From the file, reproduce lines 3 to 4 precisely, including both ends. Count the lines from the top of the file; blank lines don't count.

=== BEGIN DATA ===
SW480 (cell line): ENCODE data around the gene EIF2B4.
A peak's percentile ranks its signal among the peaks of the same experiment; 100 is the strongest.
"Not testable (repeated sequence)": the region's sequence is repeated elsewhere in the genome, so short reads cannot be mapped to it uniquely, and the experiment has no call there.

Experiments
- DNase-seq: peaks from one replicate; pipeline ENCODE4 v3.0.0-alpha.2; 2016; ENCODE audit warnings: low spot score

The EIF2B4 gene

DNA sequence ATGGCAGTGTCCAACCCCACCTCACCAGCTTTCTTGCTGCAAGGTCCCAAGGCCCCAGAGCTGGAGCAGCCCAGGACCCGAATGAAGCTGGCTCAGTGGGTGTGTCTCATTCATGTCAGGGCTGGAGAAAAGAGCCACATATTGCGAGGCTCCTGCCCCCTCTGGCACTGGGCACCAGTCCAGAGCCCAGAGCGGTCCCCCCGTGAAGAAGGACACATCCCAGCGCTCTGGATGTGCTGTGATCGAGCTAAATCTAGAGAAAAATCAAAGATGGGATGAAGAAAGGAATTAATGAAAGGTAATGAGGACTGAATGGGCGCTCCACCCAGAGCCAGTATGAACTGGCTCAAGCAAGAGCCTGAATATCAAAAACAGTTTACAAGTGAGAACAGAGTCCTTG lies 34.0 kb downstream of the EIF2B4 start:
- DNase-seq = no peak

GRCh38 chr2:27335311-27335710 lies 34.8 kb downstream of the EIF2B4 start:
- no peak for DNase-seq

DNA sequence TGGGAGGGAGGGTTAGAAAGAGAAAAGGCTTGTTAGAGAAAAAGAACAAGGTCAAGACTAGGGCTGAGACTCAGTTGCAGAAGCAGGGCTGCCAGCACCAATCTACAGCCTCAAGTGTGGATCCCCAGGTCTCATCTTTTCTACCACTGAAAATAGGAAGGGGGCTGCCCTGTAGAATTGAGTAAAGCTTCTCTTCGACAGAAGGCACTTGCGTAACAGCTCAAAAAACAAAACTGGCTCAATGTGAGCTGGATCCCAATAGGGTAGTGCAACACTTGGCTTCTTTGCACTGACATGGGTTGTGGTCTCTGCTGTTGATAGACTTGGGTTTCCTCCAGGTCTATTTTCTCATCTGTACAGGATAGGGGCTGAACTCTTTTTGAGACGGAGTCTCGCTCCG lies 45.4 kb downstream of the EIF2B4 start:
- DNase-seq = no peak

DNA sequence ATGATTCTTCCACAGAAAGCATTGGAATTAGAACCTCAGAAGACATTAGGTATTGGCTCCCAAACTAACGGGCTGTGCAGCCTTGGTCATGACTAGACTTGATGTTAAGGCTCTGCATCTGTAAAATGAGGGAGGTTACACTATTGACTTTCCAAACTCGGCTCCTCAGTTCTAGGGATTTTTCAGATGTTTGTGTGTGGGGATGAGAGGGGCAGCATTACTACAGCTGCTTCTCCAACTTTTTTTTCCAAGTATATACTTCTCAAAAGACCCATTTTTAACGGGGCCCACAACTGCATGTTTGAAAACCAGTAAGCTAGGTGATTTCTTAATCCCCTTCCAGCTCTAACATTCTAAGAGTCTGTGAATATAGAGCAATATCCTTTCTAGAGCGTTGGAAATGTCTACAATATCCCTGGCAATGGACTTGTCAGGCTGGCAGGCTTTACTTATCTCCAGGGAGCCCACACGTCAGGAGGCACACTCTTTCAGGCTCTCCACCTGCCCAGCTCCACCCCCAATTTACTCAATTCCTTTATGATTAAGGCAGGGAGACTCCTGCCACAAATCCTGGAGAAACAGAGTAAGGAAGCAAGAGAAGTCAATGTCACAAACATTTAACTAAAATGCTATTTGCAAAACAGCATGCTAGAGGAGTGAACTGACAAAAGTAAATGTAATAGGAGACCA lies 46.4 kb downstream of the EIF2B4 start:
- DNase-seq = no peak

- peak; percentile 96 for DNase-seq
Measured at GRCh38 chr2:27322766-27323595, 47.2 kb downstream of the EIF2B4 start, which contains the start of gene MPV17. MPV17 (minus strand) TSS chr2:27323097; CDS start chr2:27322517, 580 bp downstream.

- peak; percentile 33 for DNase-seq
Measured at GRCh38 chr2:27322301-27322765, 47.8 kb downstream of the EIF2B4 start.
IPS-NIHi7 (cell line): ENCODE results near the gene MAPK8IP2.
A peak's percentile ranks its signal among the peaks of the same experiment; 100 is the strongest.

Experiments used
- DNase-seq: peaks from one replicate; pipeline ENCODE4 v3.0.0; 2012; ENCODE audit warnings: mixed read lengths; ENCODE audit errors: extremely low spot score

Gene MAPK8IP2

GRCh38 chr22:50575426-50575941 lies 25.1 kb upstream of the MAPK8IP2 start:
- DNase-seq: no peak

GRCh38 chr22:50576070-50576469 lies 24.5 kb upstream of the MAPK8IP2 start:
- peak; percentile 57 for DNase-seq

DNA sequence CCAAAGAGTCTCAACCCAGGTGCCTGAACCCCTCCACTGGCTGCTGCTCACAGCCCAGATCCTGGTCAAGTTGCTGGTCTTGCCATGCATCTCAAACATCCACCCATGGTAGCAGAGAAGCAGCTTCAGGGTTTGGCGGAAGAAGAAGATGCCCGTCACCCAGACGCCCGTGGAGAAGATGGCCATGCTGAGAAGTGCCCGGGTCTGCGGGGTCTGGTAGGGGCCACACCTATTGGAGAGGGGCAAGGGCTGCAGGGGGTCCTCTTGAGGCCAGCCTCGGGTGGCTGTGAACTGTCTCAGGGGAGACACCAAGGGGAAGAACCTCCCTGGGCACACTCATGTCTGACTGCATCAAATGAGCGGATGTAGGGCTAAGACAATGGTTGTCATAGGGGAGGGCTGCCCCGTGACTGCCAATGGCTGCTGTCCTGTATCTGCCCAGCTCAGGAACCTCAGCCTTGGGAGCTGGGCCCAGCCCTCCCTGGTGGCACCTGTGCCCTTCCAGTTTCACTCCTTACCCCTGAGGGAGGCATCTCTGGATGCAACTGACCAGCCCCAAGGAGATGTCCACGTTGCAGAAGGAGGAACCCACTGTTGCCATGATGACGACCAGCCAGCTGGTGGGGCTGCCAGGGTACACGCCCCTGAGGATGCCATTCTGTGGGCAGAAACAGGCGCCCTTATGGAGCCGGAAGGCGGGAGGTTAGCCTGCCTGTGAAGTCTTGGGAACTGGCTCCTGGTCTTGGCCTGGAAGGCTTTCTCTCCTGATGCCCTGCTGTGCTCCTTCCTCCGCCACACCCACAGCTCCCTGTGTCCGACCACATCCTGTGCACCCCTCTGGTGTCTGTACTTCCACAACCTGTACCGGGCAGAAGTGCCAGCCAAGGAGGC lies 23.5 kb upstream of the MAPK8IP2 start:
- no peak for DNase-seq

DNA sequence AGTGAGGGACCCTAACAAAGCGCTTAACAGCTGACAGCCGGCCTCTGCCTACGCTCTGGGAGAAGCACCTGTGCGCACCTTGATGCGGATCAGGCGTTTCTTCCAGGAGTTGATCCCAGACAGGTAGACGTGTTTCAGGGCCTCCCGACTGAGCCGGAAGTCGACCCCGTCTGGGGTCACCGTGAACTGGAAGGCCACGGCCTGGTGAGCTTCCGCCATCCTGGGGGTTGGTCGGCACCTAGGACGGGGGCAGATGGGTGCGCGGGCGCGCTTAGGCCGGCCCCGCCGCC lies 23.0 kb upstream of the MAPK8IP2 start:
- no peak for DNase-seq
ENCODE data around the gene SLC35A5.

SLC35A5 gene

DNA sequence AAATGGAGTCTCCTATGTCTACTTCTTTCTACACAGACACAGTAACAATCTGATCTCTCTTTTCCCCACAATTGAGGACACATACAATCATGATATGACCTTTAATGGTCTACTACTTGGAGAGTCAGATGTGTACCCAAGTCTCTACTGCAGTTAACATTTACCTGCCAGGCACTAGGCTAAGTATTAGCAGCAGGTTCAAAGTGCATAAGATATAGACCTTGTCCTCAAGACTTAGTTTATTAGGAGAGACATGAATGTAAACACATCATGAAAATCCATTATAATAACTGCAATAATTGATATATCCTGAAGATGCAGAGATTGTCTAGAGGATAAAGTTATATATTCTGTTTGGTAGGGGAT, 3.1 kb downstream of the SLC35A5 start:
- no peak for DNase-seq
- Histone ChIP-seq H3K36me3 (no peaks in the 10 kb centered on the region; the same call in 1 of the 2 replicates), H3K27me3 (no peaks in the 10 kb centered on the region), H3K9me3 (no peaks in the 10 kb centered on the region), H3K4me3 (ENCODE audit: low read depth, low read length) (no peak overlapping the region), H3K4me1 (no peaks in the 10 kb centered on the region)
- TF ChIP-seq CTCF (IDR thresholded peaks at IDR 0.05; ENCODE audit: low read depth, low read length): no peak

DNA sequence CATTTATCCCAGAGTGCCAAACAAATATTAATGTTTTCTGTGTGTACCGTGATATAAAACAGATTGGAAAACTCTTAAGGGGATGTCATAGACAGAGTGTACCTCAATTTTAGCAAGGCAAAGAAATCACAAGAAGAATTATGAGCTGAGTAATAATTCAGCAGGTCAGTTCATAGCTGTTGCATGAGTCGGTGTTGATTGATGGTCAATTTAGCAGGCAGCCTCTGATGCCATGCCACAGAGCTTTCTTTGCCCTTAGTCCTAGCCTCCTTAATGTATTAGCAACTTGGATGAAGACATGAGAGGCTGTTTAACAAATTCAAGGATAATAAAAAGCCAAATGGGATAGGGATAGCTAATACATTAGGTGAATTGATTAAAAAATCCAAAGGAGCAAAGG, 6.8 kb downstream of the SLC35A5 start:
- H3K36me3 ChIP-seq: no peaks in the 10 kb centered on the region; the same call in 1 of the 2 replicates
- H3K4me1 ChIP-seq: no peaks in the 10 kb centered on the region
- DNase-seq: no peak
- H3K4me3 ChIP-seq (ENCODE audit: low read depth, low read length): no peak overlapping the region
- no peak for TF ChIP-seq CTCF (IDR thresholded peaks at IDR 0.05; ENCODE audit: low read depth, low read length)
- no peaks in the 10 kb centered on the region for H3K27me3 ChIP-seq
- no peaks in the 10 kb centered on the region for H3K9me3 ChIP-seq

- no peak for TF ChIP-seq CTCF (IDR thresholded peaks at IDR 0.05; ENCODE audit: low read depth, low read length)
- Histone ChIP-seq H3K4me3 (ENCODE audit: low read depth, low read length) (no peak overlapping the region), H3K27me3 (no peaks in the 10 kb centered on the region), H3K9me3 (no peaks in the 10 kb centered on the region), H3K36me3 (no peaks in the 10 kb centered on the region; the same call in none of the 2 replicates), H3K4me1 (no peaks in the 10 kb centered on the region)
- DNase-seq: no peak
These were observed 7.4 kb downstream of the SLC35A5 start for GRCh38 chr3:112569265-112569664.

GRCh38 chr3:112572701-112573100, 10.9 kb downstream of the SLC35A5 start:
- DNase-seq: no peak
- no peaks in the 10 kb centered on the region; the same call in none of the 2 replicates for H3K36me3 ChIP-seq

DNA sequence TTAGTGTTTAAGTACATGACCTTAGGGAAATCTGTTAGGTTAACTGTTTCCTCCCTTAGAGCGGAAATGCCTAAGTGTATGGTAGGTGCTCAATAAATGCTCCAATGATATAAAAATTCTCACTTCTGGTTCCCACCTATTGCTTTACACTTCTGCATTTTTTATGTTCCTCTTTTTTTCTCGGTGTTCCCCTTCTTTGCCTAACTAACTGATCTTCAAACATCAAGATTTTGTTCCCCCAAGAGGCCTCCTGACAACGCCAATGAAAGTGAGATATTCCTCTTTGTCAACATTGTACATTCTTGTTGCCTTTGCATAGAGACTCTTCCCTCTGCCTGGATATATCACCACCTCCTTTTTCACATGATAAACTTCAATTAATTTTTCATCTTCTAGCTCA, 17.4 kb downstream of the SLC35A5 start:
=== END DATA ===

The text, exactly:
"Not testable (repeated sequence)": the region's sequence is repeated elsewhere in the genome, so short reads cannot be mapped to it uniquely, and the experiment has no call there.

Experiments